What the heck is a 386SX? If you're old enough to know the answer, then you may just be old enough to have read this comparative review in the August 1990 issue of BYTE Magazine.
That was at the beginning of an era when personal computing magazines, flush with advertising dollars, ramped up expensive testing labs and ran scores of PC clones, printers and other personal computing accessories through their paces to fill up hundreds of pages with the large-scale roundup reviews.
Headlines trumpeted the quantities: 100 Printers Tested! 25 386 Screamers! And of course, the more ominous sounding 386SX Showdown, which I co-authored with Rick Grehan and Steve Apiki in the BYTE Labs. With its 386SX roundup, BYTE also debuted its latest MS-DOS performance benchmarking test suite.
Intel introduced the 386SX CPU as a bridge between the generation machines built around its aging 16-bit 286 chips and the more full-featured, state-of-the-art 32-bit 386 processor. These were the days when personal computers were beige- or putty-colored metal boxes and people could easily spend $5,000 on a single computer. Programs ran on MS-DOS, which executed in about 65K bytes of memory, if my own memory serves.
Windows had yet to take the world by storm, so for most people the personal computer user interface looked like this:
The 386 sold for a premium in an era when even an entry-level PC would set you back two grand. There was a large price gap between the 386 and 286 lines that the PC clone vendors were eager to fill, and the 386SX architecture fit the bill in spades. By golly, you could have one of these babies for as little as $1,945 -- well into the 286 price range -- or for as much as $6,495 for a "compact" unit. Many of the clone vendors have since disappeared, with names like Club American, Arche Rival, Everex and Micro Express. But others, such as Dell, HP and Acer, went on to become powerhouses in the PC market.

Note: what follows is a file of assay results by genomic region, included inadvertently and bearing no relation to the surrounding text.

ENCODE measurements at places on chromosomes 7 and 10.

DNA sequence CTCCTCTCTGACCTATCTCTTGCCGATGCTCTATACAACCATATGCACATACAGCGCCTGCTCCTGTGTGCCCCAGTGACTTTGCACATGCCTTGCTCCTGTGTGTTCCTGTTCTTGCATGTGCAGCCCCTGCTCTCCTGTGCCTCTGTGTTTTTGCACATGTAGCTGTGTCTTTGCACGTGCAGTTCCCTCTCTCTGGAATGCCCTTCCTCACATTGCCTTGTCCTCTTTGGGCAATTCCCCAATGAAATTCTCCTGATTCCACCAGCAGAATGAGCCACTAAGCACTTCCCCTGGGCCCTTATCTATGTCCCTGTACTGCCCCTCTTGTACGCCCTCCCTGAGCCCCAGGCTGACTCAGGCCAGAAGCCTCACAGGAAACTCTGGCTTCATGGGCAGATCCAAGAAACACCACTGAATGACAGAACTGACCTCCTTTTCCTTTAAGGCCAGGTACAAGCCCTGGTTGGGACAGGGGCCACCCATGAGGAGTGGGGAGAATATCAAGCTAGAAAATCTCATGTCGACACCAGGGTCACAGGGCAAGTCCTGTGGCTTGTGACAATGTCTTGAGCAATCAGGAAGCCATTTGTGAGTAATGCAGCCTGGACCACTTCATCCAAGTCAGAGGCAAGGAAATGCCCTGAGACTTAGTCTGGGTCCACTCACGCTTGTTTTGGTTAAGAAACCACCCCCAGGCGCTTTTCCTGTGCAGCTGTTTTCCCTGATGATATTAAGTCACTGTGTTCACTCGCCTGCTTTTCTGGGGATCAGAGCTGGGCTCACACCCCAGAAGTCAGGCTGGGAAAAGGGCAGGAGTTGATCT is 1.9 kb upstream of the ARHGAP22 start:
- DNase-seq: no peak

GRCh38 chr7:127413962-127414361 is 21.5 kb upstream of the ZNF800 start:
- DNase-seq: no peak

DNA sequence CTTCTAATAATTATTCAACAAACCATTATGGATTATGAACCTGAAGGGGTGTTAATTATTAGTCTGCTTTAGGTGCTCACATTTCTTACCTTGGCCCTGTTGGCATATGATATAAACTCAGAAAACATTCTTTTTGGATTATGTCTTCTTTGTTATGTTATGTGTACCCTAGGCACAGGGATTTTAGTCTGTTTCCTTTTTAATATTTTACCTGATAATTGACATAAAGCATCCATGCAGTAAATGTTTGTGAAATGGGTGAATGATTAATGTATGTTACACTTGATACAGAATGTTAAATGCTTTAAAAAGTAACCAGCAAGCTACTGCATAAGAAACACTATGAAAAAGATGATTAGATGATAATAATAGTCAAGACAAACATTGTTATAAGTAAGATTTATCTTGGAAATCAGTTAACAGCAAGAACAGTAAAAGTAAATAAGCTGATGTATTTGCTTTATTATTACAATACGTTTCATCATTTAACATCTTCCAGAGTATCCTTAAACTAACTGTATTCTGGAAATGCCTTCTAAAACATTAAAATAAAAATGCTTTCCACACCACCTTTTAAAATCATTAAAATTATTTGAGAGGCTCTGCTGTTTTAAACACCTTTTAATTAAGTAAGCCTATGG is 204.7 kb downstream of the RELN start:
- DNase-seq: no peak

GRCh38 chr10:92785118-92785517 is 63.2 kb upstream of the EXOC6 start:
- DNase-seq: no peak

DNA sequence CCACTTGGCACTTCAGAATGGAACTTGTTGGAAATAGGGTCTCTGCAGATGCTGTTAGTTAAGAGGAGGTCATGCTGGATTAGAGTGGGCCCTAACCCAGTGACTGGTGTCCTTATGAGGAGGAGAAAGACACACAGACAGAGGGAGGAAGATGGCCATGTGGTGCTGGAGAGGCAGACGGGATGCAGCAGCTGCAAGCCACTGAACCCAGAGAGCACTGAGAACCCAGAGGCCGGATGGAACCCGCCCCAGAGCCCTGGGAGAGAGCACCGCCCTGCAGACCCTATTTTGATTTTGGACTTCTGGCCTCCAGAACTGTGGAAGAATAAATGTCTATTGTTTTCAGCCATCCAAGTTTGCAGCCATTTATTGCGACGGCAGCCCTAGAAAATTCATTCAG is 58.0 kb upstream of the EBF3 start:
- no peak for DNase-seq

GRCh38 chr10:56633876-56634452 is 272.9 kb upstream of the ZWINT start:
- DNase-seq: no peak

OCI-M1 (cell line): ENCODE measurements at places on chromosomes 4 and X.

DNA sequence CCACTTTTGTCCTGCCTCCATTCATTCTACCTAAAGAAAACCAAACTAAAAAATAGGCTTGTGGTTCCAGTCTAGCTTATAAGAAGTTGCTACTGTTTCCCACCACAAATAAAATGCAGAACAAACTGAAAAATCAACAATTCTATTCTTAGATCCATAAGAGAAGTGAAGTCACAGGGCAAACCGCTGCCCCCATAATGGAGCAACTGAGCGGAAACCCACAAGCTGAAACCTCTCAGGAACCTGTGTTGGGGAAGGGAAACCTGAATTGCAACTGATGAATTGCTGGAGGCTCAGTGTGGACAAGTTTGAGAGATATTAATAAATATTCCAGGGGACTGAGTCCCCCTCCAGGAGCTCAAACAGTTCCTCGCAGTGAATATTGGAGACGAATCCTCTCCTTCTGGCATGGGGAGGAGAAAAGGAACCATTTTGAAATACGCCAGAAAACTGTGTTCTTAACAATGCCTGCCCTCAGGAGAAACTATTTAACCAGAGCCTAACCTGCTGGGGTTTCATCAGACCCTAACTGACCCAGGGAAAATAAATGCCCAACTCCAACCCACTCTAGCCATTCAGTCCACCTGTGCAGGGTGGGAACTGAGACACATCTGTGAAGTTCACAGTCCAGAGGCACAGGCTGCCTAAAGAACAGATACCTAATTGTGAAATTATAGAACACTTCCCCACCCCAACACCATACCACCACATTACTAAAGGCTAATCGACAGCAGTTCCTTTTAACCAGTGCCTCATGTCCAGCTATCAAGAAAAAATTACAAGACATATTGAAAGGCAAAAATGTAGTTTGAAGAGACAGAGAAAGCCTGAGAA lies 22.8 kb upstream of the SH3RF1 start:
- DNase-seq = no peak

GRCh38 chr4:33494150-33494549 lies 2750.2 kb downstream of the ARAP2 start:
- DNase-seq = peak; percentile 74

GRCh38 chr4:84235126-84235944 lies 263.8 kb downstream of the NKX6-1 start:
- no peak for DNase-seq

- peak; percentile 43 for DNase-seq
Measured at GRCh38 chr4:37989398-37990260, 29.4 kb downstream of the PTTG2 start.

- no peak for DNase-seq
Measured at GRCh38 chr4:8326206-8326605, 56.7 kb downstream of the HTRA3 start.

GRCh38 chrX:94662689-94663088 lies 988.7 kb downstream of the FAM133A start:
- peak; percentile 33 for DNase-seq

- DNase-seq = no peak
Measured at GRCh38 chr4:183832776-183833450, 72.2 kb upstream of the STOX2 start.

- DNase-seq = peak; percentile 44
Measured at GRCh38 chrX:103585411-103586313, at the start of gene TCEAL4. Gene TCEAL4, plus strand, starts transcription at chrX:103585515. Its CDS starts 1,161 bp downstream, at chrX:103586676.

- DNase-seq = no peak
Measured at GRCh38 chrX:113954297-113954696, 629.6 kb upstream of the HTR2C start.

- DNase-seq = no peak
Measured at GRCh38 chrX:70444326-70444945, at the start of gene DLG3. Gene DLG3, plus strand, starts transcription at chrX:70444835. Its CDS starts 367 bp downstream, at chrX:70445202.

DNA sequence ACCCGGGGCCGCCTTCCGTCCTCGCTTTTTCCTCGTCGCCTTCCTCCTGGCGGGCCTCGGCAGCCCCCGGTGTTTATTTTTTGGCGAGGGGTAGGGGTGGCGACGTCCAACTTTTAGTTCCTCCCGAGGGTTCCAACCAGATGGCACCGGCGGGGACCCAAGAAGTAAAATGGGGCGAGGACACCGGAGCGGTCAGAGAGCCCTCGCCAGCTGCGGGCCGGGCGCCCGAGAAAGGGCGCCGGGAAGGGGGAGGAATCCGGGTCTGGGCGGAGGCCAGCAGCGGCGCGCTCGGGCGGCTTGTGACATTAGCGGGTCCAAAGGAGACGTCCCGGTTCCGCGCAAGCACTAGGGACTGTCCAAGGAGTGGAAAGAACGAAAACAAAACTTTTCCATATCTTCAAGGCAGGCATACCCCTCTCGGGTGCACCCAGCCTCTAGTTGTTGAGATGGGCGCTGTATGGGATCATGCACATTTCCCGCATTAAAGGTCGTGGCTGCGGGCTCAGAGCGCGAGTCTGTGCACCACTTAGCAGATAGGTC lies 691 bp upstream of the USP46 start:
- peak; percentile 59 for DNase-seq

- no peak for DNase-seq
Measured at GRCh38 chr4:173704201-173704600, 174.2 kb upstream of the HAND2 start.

The technical differences between the 386- and 286-class chips sound a bit arcane today. No one thinks it's cool anymore to spout off about whether your processor had a 16- or 32-bit bus or how big your hard drive was (Wow - 40 megabytes!). But enthusiasts ate this stuff up. They read BYTE to find out all of the specs, spouted it at parties, and made recommendations on what to buy to their friends.
For the record, the 386SX was a less capable, PC Jr-like sibling to the 386. Its external data path, or "bus," was only 16 bits wide to the 386's 32-bits, and it ran slower -- the clock speed was 16 MHz rather than the 20 MHz clock speed of the 386 at the time, so it could process more instructions per second. But it also had two things that the old 286 systems lacked: The 386s' protected and virtual 8086 memory modes, a full 32-bit internal data path between the components of the central processing unit, and processor clock speed of 16 MHz to the 286's 12 MHz.
So obviously, the 386SX, with better memory management,faster clock speed and extended instruction set would be preferable to a comparably equipped 286 machine.
If you knew all of that stuff who could argue? I was one of those geeks who, after completing the testing, recommended a 386SX machine -- the Micro Express ME 386 SX/SL to be specific -- to friends and relatives.
My brother-in-law bought several for his newly founded home improvement company, and the business went on to become very successful. In some small way I like to think that I was responsible.
I should have asked for stock options.